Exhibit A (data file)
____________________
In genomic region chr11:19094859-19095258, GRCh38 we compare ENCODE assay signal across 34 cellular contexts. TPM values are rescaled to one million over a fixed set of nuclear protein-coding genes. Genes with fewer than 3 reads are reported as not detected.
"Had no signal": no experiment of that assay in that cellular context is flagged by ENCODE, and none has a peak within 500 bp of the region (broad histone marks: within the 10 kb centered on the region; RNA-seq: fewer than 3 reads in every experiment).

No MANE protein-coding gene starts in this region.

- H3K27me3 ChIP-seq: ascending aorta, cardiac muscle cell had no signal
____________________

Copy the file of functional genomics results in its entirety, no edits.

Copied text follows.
In genomic region chr11:19094859-19095258, GRCh38 we compare ENCODE assay signal across 34 cellular contexts. TPM values are rescaled to one million over a fixed set of nuclear protein-coding genes. Genes with fewer than 3 reads are reported as not detected.
"Had no signal": no experiment of that assay in that cellular context is flagged by ENCODE, and none has a peak within 500 bp of the region (broad histone marks: within the 10 kb centered on the region; RNA-seq: fewer than 3 reads in every experiment).

No MANE protein-coding gene starts in this region.

- H3K27me3 ChIP-seq: ascending aorta, cardiac muscle cell had no signal